• We are susceptible to believe news, to jump ahead of the facts, to not wait for the full story because we want to believe the worst about the people with whom we disagree.
  • Because we don’t wait before speaking, we allow confirmation bias and the internet’s hive mind to keep us from wisely evaluating both what we are hearing and what we are communicating.
  • What’s ironic about this emerging shame culture is the way it draws out the longings of the human heart for justice and the way it tries, but fails, to mirror the story the Bible tells about righteousness and justice, forgiveness and grace.
  • We might think we are doing the right thing by speaking against injustice, but if we do this without having all the facts and spread misinformation, we are sinning. Even if we are doing it in favor of a right cause.
  • I think there is a big difference between what often passes for “discernment” and genuine, biblical discernment.
  • Love motivates us to avoid offering critiques flippantly, without getting all the facts and understanding fully the position of the person with whom we disagree.
  • Influence, held loosely as a stewardship from God, can be a good thing for Christ’s kingdom. However, influence stewarded poorly can be an addictive drug, an unworthy god whose adulation is undeserved.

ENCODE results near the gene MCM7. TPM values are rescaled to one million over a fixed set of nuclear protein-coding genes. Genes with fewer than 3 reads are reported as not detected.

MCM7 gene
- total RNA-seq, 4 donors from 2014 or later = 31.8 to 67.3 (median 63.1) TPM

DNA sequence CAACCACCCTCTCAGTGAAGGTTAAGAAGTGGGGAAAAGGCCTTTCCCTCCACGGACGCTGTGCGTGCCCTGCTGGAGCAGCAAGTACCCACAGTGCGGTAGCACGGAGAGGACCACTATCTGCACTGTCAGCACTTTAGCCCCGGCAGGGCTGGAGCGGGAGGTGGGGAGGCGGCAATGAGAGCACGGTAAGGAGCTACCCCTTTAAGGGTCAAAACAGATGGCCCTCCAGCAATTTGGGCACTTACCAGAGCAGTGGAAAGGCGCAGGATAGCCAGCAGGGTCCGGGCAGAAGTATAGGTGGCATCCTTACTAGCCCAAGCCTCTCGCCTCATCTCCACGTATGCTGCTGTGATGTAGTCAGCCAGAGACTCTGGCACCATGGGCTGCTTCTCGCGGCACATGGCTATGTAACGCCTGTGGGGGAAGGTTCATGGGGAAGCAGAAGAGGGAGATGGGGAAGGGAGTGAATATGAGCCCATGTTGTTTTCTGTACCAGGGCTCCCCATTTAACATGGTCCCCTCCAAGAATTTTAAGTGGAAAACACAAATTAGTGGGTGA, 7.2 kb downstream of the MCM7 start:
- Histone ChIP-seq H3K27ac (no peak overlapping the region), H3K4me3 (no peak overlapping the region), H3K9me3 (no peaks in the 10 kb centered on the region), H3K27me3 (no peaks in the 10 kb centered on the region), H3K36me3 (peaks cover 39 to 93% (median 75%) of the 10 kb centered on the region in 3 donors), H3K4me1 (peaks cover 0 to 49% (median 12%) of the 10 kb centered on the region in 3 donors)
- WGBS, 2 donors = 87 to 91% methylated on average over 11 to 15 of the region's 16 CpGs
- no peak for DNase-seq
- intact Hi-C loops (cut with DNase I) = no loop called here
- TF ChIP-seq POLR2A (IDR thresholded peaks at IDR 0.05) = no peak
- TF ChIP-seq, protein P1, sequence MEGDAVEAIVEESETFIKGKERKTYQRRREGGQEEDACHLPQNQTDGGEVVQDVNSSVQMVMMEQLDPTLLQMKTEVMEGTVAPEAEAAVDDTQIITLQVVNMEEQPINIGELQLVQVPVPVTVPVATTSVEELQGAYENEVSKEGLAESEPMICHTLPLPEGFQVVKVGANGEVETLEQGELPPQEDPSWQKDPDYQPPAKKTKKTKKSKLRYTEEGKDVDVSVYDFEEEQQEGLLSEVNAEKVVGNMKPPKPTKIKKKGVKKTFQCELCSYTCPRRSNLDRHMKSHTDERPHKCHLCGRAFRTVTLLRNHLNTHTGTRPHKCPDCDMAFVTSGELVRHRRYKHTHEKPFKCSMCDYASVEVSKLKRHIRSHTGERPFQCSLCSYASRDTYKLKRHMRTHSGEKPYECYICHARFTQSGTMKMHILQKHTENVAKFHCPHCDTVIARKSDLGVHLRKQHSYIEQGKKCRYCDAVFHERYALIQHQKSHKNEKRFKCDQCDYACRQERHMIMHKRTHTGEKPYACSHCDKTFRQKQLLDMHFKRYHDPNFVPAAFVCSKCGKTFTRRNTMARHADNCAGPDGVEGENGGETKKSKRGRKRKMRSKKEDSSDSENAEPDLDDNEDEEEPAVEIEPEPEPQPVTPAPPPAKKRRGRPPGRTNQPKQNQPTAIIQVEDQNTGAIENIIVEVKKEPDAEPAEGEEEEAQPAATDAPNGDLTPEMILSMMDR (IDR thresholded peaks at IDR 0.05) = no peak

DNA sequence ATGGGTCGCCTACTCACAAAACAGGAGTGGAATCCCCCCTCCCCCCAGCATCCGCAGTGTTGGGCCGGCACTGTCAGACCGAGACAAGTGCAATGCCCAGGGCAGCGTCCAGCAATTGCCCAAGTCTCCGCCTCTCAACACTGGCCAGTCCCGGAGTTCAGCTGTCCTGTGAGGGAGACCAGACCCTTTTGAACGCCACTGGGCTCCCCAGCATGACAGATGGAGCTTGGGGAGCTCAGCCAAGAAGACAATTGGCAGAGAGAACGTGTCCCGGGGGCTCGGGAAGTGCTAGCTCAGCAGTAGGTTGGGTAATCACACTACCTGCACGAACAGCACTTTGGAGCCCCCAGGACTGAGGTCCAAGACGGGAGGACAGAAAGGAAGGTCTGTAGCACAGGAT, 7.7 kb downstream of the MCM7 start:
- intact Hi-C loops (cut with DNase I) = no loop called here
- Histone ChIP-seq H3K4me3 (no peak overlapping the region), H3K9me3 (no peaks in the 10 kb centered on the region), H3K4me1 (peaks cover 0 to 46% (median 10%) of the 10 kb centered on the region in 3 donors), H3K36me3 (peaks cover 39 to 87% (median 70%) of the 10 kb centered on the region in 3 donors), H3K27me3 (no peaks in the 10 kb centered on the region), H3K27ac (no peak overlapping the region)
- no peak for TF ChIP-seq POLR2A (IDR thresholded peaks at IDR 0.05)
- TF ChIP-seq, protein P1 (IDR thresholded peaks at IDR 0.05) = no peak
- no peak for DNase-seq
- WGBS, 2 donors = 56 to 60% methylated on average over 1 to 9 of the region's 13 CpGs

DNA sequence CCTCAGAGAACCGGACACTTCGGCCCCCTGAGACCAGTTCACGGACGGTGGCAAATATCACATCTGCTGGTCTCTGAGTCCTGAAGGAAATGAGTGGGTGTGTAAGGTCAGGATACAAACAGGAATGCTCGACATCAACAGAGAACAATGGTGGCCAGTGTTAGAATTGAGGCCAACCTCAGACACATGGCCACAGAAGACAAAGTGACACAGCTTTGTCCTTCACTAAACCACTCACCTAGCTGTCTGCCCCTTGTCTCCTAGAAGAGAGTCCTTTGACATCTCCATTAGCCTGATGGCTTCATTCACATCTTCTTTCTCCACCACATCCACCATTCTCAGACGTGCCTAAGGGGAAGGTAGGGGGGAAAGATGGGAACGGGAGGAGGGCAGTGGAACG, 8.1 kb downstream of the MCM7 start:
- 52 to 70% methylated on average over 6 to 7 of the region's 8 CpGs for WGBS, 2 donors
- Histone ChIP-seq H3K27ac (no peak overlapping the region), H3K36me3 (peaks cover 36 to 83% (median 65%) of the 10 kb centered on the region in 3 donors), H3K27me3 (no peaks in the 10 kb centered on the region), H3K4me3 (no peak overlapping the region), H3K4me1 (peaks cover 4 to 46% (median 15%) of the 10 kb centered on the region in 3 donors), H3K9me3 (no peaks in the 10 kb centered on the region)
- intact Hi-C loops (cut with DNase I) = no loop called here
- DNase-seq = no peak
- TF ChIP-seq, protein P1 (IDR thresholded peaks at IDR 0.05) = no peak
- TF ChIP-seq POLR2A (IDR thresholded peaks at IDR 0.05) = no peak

• It doesn’t matter if ten or a hundred or a thousand people “like” us online; we are loved by the One who breathed life into us, who formed the universe, and whose assessment is the only one that ultimately matters.
  • The best kind of social media is when people are light-hearted and poking fun at themselves. Take the gospel seriously. Take your work seriously. But, for the good of your own soul, don’t take yourself seriously.
  • There is a tribe joining that is healthy community and there is a tribalism that seeks to constantly do war with everyone else.

Author: Bill Pence

I’m Bill Pence ~ married to my best friend for more than 40 years and a St. Louis Cardinals fan. Before retiring I served as a manager at a Fortune 50 company; I'm a graduate of Covenant Theological Seminary and in leadership at my local church. I enjoy speaking about calling, vocation and work. I am a life-long learner and have a passion to help people develop to their fullest potential and to utilize their strengths more fully. I am an INTJ on Myers-Briggs, 3 on the Enneagram, my top five Strengthsfinders themes are: Belief, Responsibility, Learner, Harmony and Achiever, and my two StandOut strengths roles are Creator and Equalizer. My favorite book is the Bible, with Romans my favorite book and 2 Corinthians 5:21 my favorite verse. Some of my other favorite books are Don’t Waste Your Life by John Piper, The Holiness of God by R.C. Sproul, The Prodigal Son (originally titled A Tale of Two Sons) by John MacArthur and Crazy Love by Francis Chan. I enjoy Christian hip-hop/rap music, with Lecrae, Trip Lee and Andy Mineo being some of favorite artists.